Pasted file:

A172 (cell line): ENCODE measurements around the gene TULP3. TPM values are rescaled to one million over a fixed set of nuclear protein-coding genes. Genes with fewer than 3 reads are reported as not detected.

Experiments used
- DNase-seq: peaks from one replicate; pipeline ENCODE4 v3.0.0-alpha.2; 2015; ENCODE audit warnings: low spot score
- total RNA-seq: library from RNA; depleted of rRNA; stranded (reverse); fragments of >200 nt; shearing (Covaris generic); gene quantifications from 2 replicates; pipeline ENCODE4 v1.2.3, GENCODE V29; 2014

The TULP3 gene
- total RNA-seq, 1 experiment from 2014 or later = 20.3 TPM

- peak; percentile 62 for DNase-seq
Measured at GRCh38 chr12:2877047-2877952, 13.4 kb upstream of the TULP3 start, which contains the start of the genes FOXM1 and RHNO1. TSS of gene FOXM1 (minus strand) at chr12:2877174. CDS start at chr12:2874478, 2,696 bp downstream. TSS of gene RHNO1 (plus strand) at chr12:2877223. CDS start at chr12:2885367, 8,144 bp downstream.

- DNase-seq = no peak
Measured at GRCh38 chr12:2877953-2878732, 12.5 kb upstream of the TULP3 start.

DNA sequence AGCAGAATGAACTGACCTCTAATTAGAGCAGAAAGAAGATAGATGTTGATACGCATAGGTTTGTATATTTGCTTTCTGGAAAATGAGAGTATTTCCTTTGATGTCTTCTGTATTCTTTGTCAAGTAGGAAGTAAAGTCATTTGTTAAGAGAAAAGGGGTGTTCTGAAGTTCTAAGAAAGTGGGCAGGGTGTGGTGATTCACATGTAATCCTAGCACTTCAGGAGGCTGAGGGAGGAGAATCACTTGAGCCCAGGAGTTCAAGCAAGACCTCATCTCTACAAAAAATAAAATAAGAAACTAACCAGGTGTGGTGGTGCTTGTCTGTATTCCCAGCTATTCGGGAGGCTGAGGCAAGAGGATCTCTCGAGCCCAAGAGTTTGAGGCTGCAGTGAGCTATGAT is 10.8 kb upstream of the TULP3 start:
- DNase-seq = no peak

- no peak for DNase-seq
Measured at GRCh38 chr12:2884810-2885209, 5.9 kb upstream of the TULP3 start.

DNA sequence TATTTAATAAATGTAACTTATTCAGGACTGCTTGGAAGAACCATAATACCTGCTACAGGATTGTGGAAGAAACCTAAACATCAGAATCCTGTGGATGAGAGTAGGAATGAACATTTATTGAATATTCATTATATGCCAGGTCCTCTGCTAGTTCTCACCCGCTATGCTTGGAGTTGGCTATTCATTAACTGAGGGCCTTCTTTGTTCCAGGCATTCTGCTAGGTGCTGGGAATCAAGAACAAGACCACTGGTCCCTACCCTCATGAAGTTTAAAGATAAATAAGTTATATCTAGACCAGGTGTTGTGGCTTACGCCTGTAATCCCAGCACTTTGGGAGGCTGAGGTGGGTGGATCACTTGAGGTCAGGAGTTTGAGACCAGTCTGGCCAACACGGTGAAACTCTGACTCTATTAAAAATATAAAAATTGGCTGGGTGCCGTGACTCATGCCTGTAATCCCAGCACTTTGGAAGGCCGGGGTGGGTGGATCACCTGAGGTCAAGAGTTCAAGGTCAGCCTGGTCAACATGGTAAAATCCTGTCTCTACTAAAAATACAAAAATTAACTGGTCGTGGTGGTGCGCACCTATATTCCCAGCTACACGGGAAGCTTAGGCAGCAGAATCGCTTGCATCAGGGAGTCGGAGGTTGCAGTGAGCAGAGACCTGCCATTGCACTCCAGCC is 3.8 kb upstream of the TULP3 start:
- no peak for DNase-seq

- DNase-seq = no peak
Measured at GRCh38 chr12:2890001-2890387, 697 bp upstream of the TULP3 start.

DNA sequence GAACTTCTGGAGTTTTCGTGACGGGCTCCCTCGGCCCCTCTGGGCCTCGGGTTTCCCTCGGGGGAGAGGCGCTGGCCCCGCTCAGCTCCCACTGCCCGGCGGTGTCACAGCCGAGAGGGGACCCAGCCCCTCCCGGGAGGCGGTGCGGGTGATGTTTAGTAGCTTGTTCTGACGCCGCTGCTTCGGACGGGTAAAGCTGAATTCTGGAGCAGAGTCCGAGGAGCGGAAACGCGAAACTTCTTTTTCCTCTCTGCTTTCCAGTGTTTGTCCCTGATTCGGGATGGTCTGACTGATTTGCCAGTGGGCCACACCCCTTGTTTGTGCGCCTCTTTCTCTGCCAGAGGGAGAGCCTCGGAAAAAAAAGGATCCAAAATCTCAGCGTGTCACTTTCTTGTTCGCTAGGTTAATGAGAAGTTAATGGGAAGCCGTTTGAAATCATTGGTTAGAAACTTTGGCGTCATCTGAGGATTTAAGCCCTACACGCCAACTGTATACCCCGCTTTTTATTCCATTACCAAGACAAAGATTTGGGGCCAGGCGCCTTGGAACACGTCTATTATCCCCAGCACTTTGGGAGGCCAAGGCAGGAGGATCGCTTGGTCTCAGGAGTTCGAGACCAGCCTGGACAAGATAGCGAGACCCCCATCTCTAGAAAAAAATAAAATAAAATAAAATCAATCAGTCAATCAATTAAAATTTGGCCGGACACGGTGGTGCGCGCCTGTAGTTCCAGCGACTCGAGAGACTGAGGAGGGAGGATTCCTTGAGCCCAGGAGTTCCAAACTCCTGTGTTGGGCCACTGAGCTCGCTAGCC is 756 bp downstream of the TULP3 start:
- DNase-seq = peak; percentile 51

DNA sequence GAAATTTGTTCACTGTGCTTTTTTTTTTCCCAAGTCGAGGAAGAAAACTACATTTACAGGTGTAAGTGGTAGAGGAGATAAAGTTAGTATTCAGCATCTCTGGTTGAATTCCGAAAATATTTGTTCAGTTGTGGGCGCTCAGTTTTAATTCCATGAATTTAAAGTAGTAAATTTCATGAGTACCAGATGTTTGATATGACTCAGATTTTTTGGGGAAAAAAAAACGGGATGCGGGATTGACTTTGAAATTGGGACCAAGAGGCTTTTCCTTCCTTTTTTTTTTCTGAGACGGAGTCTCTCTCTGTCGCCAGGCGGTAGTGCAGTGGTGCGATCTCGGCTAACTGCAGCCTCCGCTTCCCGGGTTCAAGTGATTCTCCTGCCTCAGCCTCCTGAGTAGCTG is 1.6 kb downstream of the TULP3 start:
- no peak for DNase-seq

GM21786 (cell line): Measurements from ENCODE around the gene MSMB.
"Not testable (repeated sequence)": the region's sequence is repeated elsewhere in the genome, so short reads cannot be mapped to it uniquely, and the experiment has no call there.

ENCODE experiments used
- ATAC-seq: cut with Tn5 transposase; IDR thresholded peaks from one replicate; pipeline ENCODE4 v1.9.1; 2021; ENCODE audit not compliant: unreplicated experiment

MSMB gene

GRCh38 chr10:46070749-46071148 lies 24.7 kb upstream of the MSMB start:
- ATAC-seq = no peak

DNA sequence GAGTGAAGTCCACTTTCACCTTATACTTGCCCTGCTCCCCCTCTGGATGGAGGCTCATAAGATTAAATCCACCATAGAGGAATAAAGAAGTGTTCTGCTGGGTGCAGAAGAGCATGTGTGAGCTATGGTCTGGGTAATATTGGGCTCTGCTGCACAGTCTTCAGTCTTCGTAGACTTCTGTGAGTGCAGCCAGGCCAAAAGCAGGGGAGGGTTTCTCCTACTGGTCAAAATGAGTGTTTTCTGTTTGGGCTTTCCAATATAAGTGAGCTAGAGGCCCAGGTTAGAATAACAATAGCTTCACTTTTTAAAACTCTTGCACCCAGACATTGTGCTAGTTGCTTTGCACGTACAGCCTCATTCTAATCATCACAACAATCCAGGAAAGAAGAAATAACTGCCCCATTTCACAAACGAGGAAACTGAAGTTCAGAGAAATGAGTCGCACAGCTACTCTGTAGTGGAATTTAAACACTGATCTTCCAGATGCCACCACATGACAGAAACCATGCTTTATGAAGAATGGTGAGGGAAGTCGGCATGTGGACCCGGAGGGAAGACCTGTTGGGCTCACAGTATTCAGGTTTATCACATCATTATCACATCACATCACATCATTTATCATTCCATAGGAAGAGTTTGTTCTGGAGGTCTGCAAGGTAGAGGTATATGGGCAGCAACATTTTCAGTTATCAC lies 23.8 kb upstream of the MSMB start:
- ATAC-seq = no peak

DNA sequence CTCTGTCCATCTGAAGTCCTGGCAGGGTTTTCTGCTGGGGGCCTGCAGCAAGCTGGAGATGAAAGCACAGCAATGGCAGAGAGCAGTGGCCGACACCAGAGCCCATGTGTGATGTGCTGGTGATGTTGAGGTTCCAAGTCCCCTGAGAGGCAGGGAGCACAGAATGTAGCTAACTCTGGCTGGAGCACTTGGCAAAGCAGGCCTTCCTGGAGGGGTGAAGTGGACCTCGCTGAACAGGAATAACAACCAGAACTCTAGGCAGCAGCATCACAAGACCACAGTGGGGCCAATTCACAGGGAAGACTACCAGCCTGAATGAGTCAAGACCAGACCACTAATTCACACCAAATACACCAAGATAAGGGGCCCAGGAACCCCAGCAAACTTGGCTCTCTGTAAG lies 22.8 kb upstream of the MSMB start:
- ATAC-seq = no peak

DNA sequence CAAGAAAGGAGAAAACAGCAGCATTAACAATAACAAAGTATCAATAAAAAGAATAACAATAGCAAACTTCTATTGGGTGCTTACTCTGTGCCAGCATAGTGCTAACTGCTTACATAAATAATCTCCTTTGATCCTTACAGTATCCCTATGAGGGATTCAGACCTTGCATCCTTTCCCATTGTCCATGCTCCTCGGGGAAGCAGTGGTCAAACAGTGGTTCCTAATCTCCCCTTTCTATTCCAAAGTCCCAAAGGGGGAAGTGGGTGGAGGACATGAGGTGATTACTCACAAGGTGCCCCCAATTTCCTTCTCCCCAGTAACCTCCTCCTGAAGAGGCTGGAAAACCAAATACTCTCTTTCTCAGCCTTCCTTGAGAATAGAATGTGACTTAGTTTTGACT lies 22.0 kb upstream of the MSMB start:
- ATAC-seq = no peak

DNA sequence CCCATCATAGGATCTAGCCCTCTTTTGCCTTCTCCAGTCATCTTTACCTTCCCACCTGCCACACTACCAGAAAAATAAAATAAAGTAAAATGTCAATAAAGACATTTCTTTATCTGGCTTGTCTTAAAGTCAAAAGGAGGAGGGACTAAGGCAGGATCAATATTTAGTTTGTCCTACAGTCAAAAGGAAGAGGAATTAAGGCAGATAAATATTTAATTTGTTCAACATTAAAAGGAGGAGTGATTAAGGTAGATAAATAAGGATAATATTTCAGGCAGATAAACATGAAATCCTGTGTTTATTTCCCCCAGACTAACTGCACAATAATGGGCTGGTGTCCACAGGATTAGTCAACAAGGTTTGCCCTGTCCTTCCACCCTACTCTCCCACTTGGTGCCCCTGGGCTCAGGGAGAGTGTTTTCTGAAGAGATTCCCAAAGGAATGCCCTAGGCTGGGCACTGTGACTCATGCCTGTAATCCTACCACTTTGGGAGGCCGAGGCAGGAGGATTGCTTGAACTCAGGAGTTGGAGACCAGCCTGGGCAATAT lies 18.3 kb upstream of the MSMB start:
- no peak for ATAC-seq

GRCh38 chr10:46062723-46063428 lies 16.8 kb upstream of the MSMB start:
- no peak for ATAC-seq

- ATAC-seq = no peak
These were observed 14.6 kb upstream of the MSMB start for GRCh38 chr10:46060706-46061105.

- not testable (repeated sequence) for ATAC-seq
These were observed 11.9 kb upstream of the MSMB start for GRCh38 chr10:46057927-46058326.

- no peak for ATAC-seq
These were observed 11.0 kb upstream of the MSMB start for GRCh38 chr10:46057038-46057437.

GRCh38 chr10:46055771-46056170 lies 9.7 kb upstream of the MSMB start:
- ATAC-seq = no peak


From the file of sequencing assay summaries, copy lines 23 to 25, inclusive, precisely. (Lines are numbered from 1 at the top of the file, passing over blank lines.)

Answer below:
GM21786 (cell line): Measurements from ENCODE around the gene MSMB.
"Not testable (repeated sequence)": the region's sequence is repeated elsewhere in the genome, so short reads cannot be mapped to it uniquely, and the experiment has no call there.

ENCODE experiments used